Reduction of sewage sludge and N2O emissions by an Oxic Settling Anaerobic (OSA) process: The case study of Corleone (Italy) wastewater treatment plant


Mannina G., Cosenza A., Di Trapani D., Gülhan H., Mineo A., Bosco Mofatto P. M.

Science of the Total Environment, vol.906, 2024 (SCI-Expanded) identifier identifier

  • Publication Type: Article / Article
  • Volume: 906
  • Publication Date: 2024
  • Doi Number: 10.1016/j.scitotenv.2023.167793
  • Journal Name: Science of the Total Environment
  • Journal Indexes: Science Citation Index Expanded (SCI-EXPANDED), Scopus, Academic Search Premier, PASCAL, Aerospace Database, Analytical Abstracts, Aqualine, Aquatic Science & Fisheries Abstracts (ASFA), BIOSIS, Biotechnology Research Abstracts, CAB Abstracts, Chemical Abstracts Core, Chimica, Communication Abstracts, Compendex, Environment Index, Food Science & Technology Abstracts, Geobase, Greenfile, Metadex, Pollution Abstracts, Veterinary Science Database, Civil Engineering Abstracts
  • Keywords: Biological nutrients removal, Environmental footprint, Greenhouse gases, Respirometry, Wastewater treatment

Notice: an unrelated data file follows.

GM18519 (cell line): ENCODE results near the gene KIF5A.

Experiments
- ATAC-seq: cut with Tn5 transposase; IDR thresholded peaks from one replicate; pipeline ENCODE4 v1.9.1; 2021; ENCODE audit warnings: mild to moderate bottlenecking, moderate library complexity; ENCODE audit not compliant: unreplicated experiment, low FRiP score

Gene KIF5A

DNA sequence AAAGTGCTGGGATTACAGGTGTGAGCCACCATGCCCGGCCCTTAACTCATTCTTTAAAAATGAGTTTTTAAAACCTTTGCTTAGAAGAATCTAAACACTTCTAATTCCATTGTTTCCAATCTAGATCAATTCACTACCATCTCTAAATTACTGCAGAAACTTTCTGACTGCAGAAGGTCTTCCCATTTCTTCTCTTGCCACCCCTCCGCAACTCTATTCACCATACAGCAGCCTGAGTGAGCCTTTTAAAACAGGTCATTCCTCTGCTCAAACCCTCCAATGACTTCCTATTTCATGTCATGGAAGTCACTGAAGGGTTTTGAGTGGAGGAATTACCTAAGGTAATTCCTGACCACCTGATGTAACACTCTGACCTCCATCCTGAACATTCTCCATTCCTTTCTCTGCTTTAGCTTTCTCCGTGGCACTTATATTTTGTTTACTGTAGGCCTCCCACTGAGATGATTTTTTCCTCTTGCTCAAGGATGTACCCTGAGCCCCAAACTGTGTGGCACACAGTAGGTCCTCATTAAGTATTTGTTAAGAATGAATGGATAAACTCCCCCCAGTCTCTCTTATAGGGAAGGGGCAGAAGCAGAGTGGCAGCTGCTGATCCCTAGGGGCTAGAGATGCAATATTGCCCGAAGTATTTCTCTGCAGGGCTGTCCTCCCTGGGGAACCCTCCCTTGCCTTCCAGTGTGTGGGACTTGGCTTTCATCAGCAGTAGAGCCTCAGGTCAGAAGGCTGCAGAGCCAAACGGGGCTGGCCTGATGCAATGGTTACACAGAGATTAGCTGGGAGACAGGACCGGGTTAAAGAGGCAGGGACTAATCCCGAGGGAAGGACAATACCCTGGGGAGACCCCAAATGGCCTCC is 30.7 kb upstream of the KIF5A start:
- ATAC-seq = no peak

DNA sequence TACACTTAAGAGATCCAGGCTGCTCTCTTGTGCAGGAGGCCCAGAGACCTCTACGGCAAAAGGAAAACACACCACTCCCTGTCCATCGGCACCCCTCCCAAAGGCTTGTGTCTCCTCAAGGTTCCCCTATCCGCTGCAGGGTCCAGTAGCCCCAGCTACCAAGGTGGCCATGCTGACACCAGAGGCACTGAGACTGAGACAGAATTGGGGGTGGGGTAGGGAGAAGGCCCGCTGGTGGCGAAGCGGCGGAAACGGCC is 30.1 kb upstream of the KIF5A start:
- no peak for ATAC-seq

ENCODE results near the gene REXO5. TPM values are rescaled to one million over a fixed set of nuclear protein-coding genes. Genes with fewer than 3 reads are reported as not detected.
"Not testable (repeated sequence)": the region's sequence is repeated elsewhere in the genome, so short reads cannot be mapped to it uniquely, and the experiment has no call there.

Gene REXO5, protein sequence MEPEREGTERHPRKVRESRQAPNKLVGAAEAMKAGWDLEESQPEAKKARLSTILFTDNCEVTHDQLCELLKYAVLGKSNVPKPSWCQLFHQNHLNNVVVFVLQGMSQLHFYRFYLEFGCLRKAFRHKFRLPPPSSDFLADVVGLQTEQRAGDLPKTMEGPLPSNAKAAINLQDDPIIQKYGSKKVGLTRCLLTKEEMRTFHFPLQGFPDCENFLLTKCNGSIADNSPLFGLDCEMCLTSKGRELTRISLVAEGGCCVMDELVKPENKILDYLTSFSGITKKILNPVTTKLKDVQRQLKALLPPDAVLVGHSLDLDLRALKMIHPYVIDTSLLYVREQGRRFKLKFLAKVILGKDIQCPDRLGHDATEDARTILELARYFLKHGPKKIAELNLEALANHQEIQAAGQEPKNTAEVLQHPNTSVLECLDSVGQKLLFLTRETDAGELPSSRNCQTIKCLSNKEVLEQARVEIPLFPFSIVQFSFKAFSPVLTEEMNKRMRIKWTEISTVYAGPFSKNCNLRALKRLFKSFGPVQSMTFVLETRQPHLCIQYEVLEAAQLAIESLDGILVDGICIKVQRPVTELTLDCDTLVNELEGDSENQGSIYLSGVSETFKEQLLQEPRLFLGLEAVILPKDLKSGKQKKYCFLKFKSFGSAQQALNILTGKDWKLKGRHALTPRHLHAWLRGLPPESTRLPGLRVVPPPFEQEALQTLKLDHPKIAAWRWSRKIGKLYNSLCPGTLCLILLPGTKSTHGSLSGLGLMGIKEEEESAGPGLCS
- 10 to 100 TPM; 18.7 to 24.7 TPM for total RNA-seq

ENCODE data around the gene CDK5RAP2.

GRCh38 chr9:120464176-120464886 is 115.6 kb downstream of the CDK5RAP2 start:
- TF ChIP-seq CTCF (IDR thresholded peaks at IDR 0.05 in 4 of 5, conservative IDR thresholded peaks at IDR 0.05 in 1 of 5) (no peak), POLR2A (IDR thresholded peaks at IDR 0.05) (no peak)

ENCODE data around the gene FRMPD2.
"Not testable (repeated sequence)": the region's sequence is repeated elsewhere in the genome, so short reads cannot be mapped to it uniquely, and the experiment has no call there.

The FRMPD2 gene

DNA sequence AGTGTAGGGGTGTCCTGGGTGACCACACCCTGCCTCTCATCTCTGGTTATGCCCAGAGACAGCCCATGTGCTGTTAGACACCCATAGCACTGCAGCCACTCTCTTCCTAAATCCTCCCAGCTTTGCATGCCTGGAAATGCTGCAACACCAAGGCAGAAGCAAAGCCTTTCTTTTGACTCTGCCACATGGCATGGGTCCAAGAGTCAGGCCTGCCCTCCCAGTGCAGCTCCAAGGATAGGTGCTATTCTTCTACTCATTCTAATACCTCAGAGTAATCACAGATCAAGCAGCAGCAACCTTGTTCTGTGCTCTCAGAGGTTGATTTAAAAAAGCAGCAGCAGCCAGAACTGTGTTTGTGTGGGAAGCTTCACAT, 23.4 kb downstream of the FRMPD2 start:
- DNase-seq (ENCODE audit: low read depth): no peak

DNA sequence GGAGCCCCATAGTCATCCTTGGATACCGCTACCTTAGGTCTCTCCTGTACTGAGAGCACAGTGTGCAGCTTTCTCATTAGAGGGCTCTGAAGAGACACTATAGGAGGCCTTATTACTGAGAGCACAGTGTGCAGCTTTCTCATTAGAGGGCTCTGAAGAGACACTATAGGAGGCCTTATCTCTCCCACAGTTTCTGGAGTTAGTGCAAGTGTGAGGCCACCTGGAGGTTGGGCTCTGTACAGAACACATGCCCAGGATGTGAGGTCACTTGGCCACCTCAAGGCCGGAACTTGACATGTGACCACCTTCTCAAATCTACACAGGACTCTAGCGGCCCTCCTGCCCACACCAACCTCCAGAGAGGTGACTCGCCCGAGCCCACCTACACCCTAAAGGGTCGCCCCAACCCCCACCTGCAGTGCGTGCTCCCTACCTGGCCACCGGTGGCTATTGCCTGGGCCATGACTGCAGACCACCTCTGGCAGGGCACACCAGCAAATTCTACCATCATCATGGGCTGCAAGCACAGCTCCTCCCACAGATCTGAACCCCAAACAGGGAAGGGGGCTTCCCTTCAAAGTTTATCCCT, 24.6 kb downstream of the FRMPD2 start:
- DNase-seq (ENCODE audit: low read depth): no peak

• Istanbul Technical University Affiliated: Yes

Abstract

Biosolid management is becoming one of the most crucial issues for wastewater treatment plant (WWTP) operators. The application of the Oxic Settling Anaerobic (OSA) process allows the minimisation of excess sludge production. This study compares conventional activated sludge (CAS) and OSA layouts in a full-scale WWTP (namely, Corleone - Italy). Extensive monitoring campaigns were conducted to assess treatment performances regarding carbon and nutrient removal, greenhouse gas (GHG) emissions, excess sludge production, and biomass activity (by means of respirometric analysis). Results showed that the effluent quality consistently met the Italian discharge limits. However, with the implementation of the OSA process, there was a decrease in ammonium removal efficiency, which could be attributed to reduced nitrifier activity related to reduced biomass production and extended anaerobic conditions affecting the nitrification process. On the other hand, the OSA configuration significantly increased phosphorus removal, indicating a high phosphorus content in the resulting waste sludge. A worsening of the sludge settling properties was observed with the OSA configuration likely due to decreased EPS concentrations. The sludge production in the OSA configuration decreased by 17.3 % compared to CAS. Nitrous-oxide measurements did not show a variation between CAS and OSA configurations, confirming that the OSA process can be a suitable solution for reducing WWTP's carbon footprint.